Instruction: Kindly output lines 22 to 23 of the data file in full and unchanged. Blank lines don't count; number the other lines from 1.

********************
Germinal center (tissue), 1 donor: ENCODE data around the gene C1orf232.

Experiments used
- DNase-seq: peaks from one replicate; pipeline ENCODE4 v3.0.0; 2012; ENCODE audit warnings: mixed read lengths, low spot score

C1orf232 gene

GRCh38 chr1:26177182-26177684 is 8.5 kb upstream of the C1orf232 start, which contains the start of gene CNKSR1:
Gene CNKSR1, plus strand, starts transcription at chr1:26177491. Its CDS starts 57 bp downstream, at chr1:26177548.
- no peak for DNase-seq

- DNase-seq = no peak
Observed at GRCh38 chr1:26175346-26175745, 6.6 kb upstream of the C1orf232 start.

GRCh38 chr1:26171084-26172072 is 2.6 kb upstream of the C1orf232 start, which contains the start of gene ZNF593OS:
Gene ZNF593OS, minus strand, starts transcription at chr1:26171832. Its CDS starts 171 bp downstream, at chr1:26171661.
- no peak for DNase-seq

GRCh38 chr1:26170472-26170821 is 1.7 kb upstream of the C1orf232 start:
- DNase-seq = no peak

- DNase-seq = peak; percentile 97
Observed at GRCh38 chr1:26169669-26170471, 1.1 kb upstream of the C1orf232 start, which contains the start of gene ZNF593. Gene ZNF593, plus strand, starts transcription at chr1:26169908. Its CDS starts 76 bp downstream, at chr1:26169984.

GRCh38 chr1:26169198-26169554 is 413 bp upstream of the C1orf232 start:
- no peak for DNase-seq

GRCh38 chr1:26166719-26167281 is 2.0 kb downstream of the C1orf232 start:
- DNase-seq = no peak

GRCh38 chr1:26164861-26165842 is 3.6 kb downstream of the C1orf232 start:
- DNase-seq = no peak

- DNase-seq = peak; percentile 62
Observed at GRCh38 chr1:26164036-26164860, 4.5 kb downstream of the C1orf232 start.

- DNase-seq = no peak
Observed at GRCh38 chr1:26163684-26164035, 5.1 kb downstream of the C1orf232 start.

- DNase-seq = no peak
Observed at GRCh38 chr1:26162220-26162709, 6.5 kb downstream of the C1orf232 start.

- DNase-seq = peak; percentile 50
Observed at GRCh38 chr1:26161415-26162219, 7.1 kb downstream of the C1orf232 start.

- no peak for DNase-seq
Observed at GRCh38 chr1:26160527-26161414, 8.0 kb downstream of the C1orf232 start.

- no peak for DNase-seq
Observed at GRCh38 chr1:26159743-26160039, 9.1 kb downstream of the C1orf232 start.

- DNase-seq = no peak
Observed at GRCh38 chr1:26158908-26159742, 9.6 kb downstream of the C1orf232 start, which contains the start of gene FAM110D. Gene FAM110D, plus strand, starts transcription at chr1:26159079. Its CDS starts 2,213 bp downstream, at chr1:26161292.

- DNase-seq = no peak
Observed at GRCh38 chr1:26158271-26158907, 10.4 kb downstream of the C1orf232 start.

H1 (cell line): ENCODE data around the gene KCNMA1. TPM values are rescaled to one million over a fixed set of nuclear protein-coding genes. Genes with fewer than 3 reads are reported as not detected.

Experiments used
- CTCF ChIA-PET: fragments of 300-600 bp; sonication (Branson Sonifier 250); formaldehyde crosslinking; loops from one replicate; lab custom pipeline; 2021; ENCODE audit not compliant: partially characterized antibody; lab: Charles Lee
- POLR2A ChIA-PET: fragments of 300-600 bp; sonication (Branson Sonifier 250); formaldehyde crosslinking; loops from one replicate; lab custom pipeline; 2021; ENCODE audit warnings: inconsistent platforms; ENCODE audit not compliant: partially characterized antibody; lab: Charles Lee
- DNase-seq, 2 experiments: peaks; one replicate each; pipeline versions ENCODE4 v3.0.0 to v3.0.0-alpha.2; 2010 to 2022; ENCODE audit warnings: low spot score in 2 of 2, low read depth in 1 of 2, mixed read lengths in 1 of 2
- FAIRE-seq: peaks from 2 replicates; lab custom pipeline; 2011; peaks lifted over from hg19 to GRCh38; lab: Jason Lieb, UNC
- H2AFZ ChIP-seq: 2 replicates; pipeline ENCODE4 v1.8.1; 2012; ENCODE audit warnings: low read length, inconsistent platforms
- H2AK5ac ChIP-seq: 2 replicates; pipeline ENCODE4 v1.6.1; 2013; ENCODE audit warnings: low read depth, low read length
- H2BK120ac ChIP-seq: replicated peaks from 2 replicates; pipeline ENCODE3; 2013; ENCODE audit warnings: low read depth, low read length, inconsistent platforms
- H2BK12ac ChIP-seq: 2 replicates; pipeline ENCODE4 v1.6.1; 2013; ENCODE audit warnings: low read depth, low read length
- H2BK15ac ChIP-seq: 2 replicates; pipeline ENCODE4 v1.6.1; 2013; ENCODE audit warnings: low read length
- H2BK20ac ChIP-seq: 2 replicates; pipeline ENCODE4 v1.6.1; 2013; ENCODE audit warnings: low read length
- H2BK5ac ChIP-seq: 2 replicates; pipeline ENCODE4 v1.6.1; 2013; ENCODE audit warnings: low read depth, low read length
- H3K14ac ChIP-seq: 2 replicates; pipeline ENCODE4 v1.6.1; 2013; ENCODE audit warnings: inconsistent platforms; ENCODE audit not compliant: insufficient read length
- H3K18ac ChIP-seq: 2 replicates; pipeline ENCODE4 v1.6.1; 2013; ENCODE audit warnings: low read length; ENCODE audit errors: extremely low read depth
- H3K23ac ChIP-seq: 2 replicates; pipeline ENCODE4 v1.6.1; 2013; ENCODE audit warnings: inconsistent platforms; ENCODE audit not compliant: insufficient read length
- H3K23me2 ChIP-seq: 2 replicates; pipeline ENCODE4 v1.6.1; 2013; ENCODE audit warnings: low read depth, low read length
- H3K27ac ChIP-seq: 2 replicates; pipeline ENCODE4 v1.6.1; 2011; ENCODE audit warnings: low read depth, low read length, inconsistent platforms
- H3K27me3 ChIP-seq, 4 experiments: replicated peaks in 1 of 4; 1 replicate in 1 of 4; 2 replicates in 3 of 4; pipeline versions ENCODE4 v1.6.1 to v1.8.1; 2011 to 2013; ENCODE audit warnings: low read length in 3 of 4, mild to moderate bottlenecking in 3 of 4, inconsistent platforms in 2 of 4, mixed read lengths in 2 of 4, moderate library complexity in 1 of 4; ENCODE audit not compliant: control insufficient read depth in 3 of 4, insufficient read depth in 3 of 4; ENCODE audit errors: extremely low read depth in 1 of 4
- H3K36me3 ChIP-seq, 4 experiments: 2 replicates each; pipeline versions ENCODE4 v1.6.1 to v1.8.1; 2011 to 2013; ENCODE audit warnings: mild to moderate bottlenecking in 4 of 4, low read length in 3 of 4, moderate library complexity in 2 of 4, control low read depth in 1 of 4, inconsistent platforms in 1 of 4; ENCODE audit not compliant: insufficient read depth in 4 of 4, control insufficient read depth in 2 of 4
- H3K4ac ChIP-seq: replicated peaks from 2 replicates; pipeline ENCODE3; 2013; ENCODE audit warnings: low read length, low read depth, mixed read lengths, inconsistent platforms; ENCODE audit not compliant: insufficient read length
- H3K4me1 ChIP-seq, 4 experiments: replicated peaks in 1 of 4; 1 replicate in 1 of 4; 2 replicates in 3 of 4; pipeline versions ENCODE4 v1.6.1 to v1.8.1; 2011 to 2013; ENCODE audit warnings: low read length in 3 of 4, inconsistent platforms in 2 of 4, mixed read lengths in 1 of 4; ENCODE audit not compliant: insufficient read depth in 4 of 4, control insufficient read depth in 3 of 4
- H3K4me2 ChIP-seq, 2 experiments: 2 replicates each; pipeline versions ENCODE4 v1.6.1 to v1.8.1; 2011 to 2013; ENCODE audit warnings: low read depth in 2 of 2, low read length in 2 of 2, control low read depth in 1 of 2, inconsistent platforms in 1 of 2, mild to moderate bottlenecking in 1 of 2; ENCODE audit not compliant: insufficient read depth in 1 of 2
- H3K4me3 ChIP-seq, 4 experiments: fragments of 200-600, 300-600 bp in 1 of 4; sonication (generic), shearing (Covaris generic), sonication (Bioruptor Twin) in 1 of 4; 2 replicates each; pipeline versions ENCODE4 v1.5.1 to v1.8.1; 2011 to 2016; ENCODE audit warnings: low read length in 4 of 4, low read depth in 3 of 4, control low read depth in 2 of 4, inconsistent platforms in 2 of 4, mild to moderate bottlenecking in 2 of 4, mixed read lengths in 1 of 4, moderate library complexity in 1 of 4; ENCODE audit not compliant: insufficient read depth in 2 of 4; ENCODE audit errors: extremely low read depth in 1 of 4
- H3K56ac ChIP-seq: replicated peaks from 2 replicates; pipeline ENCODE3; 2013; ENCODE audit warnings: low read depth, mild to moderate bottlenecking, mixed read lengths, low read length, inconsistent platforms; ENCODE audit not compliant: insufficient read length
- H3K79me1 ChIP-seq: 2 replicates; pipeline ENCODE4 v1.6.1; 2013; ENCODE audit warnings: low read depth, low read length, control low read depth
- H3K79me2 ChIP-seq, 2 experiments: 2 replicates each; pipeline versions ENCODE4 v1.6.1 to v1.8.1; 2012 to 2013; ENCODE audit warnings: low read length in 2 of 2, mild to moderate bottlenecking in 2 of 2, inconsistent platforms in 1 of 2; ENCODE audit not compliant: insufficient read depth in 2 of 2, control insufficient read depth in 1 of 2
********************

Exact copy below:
- DNase-seq = no peak

- DNase-seq = peak; percentile 62